Currency Crisis in Mexico The Mexican financial crisis began from 1994-1995, and it was mainly known as the “Tequila Crisis”. The crisis started after Mexico’s devaluation of the peso in the month of December in 1994. It precipitated as the worst banking crisis in Mexican history, it was the largest depreciation in one year, from being at 5.3 pesos per dollar to increasing to over 10 pesos per dollar. Mexico’s crisis demonstrated that that costs that arise when a country lets its guard down and allows markets to exercise their discipline instead. We begin to think of all the reasons of why the crisis began.
I will also tell you about the extreme amount of money that is made because of the drugs and how much drugs that are sent to the US. In 11. December 2006 the new president of Mexico Felipe Calderon decided to intervene the Mexican military in the war against drugs. Since this day the country have suffered very high loses of innocents and civilians deaths. The goal for the president when the intervened was to reduce violence.
Historians often divide the Mexican Revolution into three main periods of fighting due to its length and complexity. Of the three periods, the one that had the most impact on Mexican society at the time was the first phase in which Francisco Madero overthrew Porfirio Diaz as new revolutionary leaders such as Emiliano Zapata and Pancho Villa arose. This period allowed people that were not usually involved in politics to become more involved. The phase of the revolution that had the most potential to create change in Mexican society later was the third one that saw Conventionalists take on Constitutionalists for control of the country. This stage created the Constitution and led to a single political party gaining control of México.
The first research, which the author found, is about the reason behind the Brazilian Crisis on 1990s. This article was saying that in that year, Brazil had a little problem with its foreign balance, which happened a hyperinflation at that time due to the evolution of Brazilian internal debt itself. And the interest costs of the outstanding government debt becomes a major component of government expenditure and thus of the government deficit is one of the reason of the hyperinflation. However, in this article, it saying that abandoning active fiscal policy and the impossibility of controlling monetary aggregates could be a way to overcome the hyperinflation in Brazil. In this article, did not mention about the specific number of the hyperinflation in Brazil.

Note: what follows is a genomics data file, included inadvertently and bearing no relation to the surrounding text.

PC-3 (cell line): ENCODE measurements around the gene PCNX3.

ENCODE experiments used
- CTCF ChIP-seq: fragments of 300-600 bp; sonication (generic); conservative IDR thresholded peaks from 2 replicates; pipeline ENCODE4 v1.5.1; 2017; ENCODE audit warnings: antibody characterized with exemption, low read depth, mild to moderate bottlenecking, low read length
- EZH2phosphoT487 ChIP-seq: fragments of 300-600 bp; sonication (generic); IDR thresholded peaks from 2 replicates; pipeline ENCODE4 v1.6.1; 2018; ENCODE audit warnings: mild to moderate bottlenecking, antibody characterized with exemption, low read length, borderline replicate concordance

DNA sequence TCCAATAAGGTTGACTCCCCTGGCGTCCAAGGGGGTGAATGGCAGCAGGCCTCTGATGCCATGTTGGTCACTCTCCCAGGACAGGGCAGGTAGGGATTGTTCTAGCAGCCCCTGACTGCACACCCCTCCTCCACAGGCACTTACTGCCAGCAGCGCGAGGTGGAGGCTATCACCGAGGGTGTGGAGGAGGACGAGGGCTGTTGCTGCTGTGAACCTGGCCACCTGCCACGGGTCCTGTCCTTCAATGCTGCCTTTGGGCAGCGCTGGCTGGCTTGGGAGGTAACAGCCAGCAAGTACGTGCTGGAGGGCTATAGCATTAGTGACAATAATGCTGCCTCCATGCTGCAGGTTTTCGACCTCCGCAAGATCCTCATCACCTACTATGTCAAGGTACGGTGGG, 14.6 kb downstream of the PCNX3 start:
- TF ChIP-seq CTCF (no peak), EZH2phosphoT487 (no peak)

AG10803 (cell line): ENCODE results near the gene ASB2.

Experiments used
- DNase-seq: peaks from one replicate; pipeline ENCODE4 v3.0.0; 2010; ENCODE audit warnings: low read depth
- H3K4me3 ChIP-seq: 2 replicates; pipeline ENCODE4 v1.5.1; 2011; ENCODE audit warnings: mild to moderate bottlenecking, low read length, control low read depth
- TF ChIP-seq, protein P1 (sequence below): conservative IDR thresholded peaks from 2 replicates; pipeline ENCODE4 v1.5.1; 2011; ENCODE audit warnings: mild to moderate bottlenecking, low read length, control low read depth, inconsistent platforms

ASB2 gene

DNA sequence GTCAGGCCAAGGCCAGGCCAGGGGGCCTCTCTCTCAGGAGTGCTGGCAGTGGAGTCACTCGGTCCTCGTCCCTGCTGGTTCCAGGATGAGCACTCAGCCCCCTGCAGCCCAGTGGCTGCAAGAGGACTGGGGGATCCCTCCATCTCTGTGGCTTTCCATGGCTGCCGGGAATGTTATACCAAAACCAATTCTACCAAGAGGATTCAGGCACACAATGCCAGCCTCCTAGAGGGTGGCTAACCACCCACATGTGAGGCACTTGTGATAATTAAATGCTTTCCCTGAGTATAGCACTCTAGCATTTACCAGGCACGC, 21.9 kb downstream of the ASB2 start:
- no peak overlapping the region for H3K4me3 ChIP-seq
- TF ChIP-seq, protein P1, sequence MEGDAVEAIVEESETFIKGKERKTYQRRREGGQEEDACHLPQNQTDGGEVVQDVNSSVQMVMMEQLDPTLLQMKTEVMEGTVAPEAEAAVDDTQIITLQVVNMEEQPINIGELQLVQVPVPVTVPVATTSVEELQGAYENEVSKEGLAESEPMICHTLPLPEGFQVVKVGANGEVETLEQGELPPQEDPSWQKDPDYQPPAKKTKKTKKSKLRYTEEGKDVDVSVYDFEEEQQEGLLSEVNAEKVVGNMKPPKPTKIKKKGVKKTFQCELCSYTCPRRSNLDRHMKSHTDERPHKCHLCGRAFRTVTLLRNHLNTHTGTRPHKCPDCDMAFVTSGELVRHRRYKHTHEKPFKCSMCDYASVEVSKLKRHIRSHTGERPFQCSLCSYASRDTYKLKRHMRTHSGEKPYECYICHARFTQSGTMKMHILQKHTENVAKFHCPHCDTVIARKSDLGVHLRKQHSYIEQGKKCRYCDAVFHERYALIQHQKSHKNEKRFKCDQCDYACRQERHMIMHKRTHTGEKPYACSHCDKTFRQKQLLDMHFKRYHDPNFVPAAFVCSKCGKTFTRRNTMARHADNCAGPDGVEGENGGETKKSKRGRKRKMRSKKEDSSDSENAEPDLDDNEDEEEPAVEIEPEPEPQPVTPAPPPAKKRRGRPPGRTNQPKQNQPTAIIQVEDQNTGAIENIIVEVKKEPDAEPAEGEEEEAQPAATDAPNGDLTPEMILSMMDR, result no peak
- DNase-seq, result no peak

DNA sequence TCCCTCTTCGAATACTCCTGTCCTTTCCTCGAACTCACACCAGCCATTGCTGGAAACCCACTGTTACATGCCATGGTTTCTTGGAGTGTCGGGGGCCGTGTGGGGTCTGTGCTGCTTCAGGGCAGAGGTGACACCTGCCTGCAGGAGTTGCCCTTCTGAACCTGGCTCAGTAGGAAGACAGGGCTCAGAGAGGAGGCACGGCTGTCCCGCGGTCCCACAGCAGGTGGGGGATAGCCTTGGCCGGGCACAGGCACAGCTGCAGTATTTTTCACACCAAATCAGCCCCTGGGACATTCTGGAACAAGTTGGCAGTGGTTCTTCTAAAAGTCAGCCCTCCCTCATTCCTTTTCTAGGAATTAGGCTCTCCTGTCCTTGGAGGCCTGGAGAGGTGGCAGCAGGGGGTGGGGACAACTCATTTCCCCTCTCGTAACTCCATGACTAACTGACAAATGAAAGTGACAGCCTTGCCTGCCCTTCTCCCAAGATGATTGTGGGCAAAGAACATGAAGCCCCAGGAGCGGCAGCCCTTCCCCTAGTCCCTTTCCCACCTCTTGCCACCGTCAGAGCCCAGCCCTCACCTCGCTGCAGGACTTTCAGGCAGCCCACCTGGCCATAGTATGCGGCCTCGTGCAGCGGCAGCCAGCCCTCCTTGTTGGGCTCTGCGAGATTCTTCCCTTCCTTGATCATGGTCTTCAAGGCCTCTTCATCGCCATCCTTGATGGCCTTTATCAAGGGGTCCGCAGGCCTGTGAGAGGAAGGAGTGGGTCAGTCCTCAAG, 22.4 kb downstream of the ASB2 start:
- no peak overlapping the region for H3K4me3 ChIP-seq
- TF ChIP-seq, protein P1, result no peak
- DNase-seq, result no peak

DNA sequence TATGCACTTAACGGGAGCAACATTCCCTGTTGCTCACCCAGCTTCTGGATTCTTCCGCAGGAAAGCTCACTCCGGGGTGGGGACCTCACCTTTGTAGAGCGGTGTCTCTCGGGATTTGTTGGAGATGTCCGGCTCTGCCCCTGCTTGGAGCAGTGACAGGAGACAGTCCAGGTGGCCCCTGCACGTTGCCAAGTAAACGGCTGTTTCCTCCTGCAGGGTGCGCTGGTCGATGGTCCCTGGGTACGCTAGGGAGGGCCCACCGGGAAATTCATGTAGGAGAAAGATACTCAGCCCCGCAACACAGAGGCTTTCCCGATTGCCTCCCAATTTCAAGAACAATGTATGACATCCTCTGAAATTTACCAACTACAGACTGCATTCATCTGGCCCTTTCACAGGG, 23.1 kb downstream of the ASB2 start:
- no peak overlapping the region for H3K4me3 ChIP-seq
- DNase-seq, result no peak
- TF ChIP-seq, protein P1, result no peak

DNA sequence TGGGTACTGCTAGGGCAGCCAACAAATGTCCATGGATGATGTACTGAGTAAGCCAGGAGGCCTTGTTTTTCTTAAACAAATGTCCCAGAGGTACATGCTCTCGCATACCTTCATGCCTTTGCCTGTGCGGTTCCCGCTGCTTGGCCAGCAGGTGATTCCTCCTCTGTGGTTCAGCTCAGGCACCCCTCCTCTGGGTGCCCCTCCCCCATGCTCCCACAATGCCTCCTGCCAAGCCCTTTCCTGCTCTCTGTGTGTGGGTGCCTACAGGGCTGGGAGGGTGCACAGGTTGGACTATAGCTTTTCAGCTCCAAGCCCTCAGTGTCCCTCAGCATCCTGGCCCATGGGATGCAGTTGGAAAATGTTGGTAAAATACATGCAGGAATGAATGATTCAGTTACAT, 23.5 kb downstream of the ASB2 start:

The purpose of this essay is to examine the debt crisis that took place in the 1980s by assessing the role of the international bankers as well as the government’s role in both debtor and creditor nations. Once Mexico announced that they could not repay their debt, soon after countries such as Brazil and Argentina followed the same path, resulting in developing countries being faced with a debt crisis (Carmichael 1989, 121). Although majority of the outcomes were negative, surprisingly the debt crisis led to positive outcomes, for example secondary markets were established, industrial countries experienced low-inflationary growth and banks’ balance sheets in creditor nations were strengthened (Carmichael 1989, 121). This essay will not only address the causes and origins of the debt crisis in the 1980s, but more importantly draw attention to the ways in which this debt crisis may have been prevented. It is imperative to first define the debt crisis as well as to determine the origin and causes of the debt crisis in the 1980s before one can provide an explanation for the actions of the bankers and governments who were involved.